Further consider we have in Europe meanwhile over 2,8 million serious vaccination side effects, 30000 deaths, 35000 side effects non recovering, still over 600.000 hospitalisations anfd 700.000 with unknown status. Side effects are rising dramatically since start of the vaccination campaign for under 65 years. In Europe we have meanwhile 23000 serious sideeffects in the agegroup under 17 and in austria alone 52 kids died by the vaccine. I can only support every measure like that bringing back reasoning in the discussion

    1. Hi, could you please say where did you find your numbers? They are quite interesting, but I would like to cross check your statements. Note: Europe (without the UK) is 450M people, so your quote is 67 deaths per million people, more or less. Very unpleasant if true, but where would we be without vaccines. In Italy 130K casualties over 60M, makes 2100 deaths per million, in Sweden roughly 1400 per million. And the virus also has terrible side effects. Second, yes there are a lot of hospitalizations yet, 70% to 80% related to unvaccinated people, this is what hospitals say. Third: vaccinated people do get infected, but the risk of ICU treatment or death is dramatically reduced. Tegnell’s penny-wise pound-foolish alternative, is letting people getting sick hoping in a natural “herd” immunity. I cannot celebrate the “genius” of this man, nor the total ineptitude of a government that keeps failing in getting hold of the situation. I praise the Swedish miracle, possibly due to a combination of natural distancing, respect of rules (well … bit disappointing sometimes, like in planes where even cabin attendants removed their masks despite clear signs), good job protection system so maybe, people can stay home at early signs, whereas in other country some categories need to work to provide for their family, and doing so exposed the community to contagion. I praise this miracle, but it costed many lives compared to our neighbours, the Danes, who chose a more determined protection of the population. Oh yes, they were old, or had some conditions … so OK, only the fittest have right to survive. This was a shock to me, to be fair. But anyway, miracles don’t last for long. The virus exists, it propagates exponentially, if people congregates with no masks there is no chance: it goes under track for a while and then it surfaces, like mushrooms in the woods. If you don’t test you simply do the Trump job, do not inform, do not scare. Deeply unfair, and disappointing. The only defense we had was informing and testing, and this guy wants to save few kronor from tests and vaccinations. By the way, the vaccination program is not particularly good here, despite what people believe. Check on and you can have a fair comparison between countries in the EU for example: it emerges that Portugal and Spain have immunized more than 80% of the population, Denmark 76%, Italy 73%, Sweden 69% and Germany 67%. My Cassandra prophecy, and I hope to be WRONG, is that this could be a very bad winter.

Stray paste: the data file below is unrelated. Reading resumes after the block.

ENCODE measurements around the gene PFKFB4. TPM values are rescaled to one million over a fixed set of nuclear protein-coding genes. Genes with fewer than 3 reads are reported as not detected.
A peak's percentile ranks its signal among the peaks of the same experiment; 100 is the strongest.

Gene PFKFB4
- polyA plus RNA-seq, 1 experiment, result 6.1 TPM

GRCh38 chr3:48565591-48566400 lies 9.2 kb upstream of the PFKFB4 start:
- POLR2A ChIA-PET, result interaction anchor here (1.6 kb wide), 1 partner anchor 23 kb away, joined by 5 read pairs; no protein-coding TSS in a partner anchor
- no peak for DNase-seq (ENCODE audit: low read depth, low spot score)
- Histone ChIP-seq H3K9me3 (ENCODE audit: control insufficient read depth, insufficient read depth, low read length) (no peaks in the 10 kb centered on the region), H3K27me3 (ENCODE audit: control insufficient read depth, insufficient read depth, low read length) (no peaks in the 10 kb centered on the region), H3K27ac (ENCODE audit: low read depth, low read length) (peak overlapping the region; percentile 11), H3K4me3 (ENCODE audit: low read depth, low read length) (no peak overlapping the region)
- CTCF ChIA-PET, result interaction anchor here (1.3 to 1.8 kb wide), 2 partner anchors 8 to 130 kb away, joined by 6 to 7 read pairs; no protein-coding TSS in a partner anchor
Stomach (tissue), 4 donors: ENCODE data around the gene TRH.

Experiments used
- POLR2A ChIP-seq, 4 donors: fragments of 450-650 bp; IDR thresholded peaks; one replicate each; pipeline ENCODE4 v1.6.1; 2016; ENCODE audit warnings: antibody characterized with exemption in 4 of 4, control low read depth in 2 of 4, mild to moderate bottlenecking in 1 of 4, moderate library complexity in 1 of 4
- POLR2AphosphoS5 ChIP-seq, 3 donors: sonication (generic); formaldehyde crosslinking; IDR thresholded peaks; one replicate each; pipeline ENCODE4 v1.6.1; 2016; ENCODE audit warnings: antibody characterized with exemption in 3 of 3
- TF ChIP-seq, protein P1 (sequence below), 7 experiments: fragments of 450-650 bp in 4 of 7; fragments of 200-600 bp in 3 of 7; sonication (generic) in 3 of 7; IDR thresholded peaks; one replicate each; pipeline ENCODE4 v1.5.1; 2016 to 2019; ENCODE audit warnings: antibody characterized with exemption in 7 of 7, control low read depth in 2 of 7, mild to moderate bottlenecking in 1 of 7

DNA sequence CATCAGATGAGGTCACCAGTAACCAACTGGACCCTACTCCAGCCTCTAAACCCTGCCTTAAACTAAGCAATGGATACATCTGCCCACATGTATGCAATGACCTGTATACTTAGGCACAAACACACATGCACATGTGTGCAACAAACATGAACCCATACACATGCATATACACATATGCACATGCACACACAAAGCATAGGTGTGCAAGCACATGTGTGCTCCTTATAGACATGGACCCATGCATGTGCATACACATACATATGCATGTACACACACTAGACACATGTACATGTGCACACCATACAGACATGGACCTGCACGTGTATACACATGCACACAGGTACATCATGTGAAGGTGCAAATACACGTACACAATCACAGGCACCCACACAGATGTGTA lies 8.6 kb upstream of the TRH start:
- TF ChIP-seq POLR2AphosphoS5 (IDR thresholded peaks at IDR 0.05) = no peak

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Covid face mask rule on flights in Europe set to be eased

The mandatory EU-wide mask requirement for air travel is set to be dropped from Monday, May 16th, but airlines may still require passengers to wear masks on some or all flights

Covid face mask rule on flights in Europe set to be eased

Europe-wide facemask rules on flights are set to be ditched as early as next week in light of new recommendations from health and air safety experts.

The European Union Aviation Safety Agency (EASA) and European Centre for Disease Prevention and Control (ECDC) dropped recommendations for mandatory mask-wearing in airports and during flights in updated Covid-19 safety measures for travel issued on Wednesday, May 11th.

The new rules are expected to be rolled out from Monday, May 16th, but airlines may still continue to require the wearing of masks on some or all of flights. And the updated health safety measures still say that wearing a face mask remains one of the best ways to protect against the transmission of the virus.

The joint EASA/ECDC statement reminded travellers that masks may still be required on flights to destinations in certain countries that still require the wearing of masks on public transport and in transport hubs.

It also recommends that vulnerable passengers should continue to wear a face mask regardless of the rules, ideally an FFP2/N95/KN95 type mask which offers a higher level of protection than a standard surgical mask.

“From next week, face masks will no longer need to be mandatory in air travel in all cases, broadly aligning with the changing requirements of national authorities across Europe for public transport,” EASA executive director Patrick Ky said in the statement. 

“For passengers and air crews, this is a big step forward in the normalisation of air travel. Passengers should however behave responsibly and respect the choices of others around them. And a passenger who is coughing and sneezing should strongly consider wearing a face mask, for the reassurance of those seated nearby.”  

ECDC director Andrea Ammon added: “The development and continuous updates to the Aviation Health Safety Protocol in light of the ongoing Covid-19 pandemic have given travellers and aviation personnel better knowledge of the risks of transmission of SARS-CoV-2 and its variants. 

“While risks do remain, we have seen that non-pharmaceutical interventions and vaccines have allowed our lives to begin to return to normal. 

“While mandatory mask-wearing in all situations is no longer recommended, it is important to be mindful that together with physical distancing and good hand hygiene it is one of the best methods of reducing transmission. 

“The rules and requirements of departure and destination states should be respected and applied consistently, and travel operators should take care to inform passengers of any required measures in a timely manner.”